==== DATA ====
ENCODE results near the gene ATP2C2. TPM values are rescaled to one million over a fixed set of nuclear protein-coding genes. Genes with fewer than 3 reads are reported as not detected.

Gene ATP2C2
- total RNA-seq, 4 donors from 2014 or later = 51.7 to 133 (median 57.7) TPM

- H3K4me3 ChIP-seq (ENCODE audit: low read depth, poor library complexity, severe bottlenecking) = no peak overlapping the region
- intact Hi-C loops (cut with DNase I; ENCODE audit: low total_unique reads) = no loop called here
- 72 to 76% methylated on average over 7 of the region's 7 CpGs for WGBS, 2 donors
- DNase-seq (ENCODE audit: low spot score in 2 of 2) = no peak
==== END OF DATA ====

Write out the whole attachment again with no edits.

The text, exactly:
ENCODE results near the gene ATP2C2. TPM values are rescaled to one million over a fixed set of nuclear protein-coding genes. Genes with fewer than 3 reads are reported as not detected.

Gene ATP2C2
- total RNA-seq, 4 donors from 2014 or later = 51.7 to 133 (median 57.7) TPM

- H3K4me3 ChIP-seq (ENCODE audit: low read depth, poor library complexity, severe bottlenecking) = no peak overlapping the region
- intact Hi-C loops (cut with DNase I; ENCODE audit: low total_unique reads) = no loop called here
- 72 to 76% methylated on average over 7 of the region's 7 CpGs for WGBS, 2 donors
- DNase-seq (ENCODE audit: low spot score in 2 of 2) = no peak